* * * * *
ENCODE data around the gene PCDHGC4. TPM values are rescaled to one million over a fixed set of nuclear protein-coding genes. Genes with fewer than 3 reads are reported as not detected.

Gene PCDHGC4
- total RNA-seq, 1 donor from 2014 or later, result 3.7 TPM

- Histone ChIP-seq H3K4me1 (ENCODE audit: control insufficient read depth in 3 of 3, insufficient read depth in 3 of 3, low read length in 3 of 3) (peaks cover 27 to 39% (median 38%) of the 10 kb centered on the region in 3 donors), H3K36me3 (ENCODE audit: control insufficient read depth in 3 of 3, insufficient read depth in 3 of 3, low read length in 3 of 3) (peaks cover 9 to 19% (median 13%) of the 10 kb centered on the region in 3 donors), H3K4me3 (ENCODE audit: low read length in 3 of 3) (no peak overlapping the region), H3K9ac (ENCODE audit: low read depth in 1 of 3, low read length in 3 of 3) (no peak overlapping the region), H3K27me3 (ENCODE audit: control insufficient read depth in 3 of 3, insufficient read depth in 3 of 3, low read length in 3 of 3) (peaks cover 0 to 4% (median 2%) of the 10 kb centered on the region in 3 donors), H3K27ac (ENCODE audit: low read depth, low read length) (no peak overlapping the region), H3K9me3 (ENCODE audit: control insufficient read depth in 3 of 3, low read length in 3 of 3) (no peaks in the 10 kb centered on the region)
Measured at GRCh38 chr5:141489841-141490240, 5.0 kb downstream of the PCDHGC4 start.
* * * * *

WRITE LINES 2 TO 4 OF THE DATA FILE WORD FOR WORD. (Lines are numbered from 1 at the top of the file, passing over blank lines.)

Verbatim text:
Gene PCDHGC4
- total RNA-seq, 1 donor from 2014 or later, result 3.7 TPM

- Histone ChIP-seq H3K4me1 (ENCODE audit: control insufficient read depth in 3 of 3, insufficient read depth in 3 of 3, low read length in 3 of 3) (peaks cover 27 to 39% (median 38%) of the 10 kb centered on the region in 3 donors), H3K36me3 (ENCODE audit: control insufficient read depth in 3 of 3, insufficient read depth in 3 of 3, low read length in 3 of 3) (peaks cover 9 to 19% (median 13%) of the 10 kb centered on the region in 3 donors), H3K4me3 (ENCODE audit: low read length in 3 of 3) (no peak overlapping the region), H3K9ac (ENCODE audit: low read depth in 1 of 3, low read length in 3 of 3) (no peak overlapping the region), H3K27me3 (ENCODE audit: control insufficient read depth in 3 of 3, insufficient read depth in 3 of 3, low read length in 3 of 3) (peaks cover 0 to 4% (median 2%) of the 10 kb centered on the region in 3 donors), H3K27ac (ENCODE audit: low read depth, low read length) (no peak overlapping the region), H3K9me3 (ENCODE audit: control insufficient read depth in 3 of 3, low read length in 3 of 3) (no peaks in the 10 kb centered on the region)